The days of the $1,300 toilet seat and the $800 screwdriver are long over. Today, government procurement is an intricate process that ensures government agencies have the tools, resources, products, and services they need to serve their constituents, and that providers are offering the best combination of price and quality.
Whether driven by patriotism, the American dream, or something much more tangible, millions of companies have chosen to conduct business with government entities, in hopes of snagging a piece of the $8.5 billion that the U.S. government spends daily.
Welcome to the world of B2G – business to government – a specialized field with numerous and often confusing rules and regulations, but with an immense upside when pursued correctly. Similarly, marketing your business to attract government contracts can be a nuanced affair -- but completely manageable, with the right guidance.
For companies that are more familiar with business to business (B2B) or business to consumer (B2C), a first foray into B2G might seem daunting. Even seasoned business marketers tend to stay away. That has left a relatively small number of dedicated B2G marketers -- companies that have found innovative ways to reach their target audience, to build their company’s brands, and to contribute to the financial success of their company while playing by an extensive set of rules. These rules are designed to level the playing field and to ensure fair competition, with multiple companies bidding on the work.
To successfully market to government, a solid understanding of the procurement process is needed. Most federal agencies and some states and localities receiving federal grant, loans, and aid must comply with the Federal Acquisition Regulation (FAR) requirements when spending those funds. The FAR is the principal set of rules regarding government procurement in the United States and at more than 2,000 pages, provides detailed rules around every aspect of procurement for both the government buyers and commercial sellers.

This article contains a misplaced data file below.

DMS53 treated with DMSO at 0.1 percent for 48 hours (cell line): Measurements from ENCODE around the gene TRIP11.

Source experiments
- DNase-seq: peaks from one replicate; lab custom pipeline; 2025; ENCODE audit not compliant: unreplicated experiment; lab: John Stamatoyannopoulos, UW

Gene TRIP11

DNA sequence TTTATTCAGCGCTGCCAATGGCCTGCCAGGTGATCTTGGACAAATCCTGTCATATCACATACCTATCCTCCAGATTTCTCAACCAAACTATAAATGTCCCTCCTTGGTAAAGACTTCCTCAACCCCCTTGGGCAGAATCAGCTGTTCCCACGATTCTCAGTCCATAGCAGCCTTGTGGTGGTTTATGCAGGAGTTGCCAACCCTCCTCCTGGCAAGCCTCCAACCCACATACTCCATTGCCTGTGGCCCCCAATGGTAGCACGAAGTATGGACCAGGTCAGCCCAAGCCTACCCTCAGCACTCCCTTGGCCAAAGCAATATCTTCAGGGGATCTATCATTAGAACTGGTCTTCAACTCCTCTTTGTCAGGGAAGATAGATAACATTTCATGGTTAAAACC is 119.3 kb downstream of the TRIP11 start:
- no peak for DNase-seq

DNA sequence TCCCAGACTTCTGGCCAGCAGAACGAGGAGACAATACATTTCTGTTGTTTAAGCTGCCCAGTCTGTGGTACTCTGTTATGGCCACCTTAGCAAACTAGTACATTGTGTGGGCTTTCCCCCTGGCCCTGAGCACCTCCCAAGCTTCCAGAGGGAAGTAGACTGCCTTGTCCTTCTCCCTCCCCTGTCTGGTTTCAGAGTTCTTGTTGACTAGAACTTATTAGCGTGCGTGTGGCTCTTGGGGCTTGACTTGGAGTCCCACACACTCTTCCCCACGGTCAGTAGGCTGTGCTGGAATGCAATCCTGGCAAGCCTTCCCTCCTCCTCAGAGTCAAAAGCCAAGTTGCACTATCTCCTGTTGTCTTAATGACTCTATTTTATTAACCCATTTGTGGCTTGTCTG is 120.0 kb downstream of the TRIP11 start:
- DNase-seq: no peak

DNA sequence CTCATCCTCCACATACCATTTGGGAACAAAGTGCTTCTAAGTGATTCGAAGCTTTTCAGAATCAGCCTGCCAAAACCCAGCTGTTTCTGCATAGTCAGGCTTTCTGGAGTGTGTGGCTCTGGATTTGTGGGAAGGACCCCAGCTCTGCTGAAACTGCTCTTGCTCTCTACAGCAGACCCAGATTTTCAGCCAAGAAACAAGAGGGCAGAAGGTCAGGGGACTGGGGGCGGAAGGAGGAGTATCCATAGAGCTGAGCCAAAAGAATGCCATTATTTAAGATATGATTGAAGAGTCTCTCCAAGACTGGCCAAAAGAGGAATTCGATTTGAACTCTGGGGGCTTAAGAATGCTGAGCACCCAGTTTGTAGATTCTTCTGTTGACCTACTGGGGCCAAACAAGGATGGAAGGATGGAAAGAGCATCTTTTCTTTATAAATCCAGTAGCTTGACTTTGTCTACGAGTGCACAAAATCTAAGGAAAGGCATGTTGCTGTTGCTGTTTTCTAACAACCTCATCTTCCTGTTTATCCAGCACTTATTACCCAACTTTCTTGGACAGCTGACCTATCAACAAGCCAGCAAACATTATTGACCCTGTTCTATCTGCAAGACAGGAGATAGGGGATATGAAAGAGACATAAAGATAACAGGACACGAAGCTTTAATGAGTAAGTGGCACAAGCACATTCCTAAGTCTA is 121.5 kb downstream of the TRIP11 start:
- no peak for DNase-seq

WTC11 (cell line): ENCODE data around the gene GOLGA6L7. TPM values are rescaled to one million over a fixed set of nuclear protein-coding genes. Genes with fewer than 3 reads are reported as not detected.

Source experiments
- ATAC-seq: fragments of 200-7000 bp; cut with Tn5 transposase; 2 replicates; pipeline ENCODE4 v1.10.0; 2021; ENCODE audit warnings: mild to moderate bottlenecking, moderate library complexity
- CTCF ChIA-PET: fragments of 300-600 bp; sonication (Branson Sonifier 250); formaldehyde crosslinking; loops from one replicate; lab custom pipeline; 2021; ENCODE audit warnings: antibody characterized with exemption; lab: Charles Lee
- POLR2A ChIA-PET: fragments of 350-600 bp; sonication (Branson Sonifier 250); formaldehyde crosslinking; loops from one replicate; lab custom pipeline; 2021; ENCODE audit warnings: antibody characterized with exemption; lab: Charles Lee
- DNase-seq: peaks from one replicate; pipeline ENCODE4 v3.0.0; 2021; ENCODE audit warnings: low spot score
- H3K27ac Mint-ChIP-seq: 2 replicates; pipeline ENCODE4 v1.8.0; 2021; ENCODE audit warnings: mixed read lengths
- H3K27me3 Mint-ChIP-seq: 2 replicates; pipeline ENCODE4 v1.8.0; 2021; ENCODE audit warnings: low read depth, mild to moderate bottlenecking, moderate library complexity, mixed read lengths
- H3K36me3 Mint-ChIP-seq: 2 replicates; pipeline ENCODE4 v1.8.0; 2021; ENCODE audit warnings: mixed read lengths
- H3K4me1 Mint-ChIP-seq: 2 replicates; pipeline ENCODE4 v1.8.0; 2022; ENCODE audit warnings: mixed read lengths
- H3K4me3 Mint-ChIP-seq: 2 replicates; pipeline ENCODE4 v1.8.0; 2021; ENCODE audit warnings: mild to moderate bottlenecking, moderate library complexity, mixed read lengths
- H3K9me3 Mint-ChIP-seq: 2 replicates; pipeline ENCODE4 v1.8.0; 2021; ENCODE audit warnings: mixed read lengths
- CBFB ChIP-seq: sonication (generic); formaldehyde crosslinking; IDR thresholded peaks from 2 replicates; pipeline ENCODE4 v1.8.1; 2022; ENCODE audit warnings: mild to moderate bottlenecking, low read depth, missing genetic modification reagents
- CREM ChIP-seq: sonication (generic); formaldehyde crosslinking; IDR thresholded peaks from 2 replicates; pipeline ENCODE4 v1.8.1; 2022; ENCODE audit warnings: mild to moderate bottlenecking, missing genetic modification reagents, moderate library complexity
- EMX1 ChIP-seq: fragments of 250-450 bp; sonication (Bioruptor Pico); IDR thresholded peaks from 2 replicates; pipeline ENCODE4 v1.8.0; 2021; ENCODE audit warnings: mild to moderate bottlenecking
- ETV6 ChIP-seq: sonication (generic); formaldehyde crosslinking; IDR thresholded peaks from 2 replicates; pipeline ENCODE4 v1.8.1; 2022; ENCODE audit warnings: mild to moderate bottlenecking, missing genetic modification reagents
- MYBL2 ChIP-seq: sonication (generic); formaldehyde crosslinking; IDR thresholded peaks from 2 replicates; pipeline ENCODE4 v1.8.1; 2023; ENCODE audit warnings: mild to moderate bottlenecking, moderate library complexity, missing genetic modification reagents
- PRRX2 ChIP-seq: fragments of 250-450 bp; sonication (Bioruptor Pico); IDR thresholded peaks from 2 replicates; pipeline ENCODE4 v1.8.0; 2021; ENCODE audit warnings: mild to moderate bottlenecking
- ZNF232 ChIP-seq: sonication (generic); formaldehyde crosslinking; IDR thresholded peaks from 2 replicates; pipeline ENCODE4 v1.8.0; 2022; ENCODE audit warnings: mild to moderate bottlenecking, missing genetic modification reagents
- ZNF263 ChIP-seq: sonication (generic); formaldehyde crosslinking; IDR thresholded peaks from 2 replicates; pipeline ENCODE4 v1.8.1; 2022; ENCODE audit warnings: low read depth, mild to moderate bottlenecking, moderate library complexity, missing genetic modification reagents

Many of these rules impact marketers directly. For example, there are very specific limits on what constitutes a “gift” to a government employee, including the dollar value ($25 or less) and number of “gifts” a company can provide to a government employee in a 12-month period. Most Requests for Proposal (RFP) prohibit the inclusion of marketing or advertising material. And, to maintain the fair competition, many government acquisition personnel will refuse to meet with potential bidders individually once an RFP is in the draft stage.
The long sales cycle is another challenge, with an 18- to 24-month decision process not uncommon. This can be extended by months or even years when a contract award is protested by a losing bidder.
If you have read this far, you’re probably wondering why anyone would want to market to the government. The upside of landing government contracts is a prospect that, for many, outweighs the negatives and complexities. Benefits include:
And, in addition to the enormous budgets and potentially significant dollar value of individual contracts (GovWin estimates the top 20 opportunities in 2021 alone to be cumulatively worth $307B), there are the intangibles – namely, the ability to have a direct role in solving some of the country’s most challenging problems. Your company can improve the lives of citizens and soldiers by providing products and solutions that are mission-critical, like tablet computers for USDA inspectors or, designed with a specific purpose for government, such as heat shields for NASA spacecraft.
With more than 4 million companies vying for government dollars, the need to demonstrate value and stand out from competitors is critical. B2G marketers craft strategies that closely align with CEO objectives and sales leaders to target broad groups of agencies with a common mission such as healthcare, defense or infrastructure.
Individual agencies may require an account-based strategy and even deal based for specific opportunities. Thought leadership is an important part of the B2G toolkit as is an appealing, easy to navigate website; strong differentiated messaging; case studies and testimonials and evidence of great past performance. Corporate social responsibility is another core aspect of B2G marketing. Government customers want to see that the companies they do business with are giving back to the communities where employees live and work.
One essential way to kickstart your B2G efforts is to align with an experienced B2G marketer, who can position the company for sales and reputational success with government customers while steering clear of the very real risks that are inherent to this market.
For the past 30 years, I have helped companies navigate the complexities of B2G and helped to foster success. As a Chief Outsider, I can deliver my expertise as part of a fractional engagement, helping you to develop your B2G savvy and a center of excellence around government contracting.
If I can be of assistance to you, please reach out.